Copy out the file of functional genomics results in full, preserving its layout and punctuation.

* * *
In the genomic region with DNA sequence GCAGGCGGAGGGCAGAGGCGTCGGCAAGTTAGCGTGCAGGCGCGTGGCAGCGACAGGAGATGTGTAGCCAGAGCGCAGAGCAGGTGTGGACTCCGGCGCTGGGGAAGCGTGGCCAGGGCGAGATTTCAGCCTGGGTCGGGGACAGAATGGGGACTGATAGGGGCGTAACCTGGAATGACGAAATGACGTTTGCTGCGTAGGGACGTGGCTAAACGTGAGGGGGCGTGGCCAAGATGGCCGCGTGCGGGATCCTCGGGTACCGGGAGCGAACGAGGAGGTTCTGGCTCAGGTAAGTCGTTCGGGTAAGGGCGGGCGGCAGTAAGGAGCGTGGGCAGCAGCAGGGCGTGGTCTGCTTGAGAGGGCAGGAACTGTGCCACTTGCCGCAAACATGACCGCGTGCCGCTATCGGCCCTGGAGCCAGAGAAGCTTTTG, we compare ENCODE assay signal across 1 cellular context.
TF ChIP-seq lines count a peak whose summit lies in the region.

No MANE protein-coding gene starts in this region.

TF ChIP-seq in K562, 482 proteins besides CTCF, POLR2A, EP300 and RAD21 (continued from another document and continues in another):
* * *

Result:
In the genomic region with DNA sequence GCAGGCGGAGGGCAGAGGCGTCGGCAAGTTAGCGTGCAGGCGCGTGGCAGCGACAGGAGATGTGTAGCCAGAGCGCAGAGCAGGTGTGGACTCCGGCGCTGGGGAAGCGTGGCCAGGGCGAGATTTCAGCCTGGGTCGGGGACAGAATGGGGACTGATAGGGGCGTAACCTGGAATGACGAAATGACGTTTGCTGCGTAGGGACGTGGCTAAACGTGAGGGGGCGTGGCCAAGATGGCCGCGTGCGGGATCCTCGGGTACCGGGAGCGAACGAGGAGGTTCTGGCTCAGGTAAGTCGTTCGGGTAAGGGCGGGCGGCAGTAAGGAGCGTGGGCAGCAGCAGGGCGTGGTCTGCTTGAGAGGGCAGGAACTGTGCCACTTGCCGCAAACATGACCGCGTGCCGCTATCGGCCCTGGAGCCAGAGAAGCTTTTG, we compare ENCODE assay signal across 1 cellular context.
TF ChIP-seq lines count a peak whose summit lies in the region.

No MANE protein-coding gene starts in this region.

TF ChIP-seq in K562, 482 proteins besides CTCF, POLR2A, EP300 and RAD21 (continued from another document and continues in another):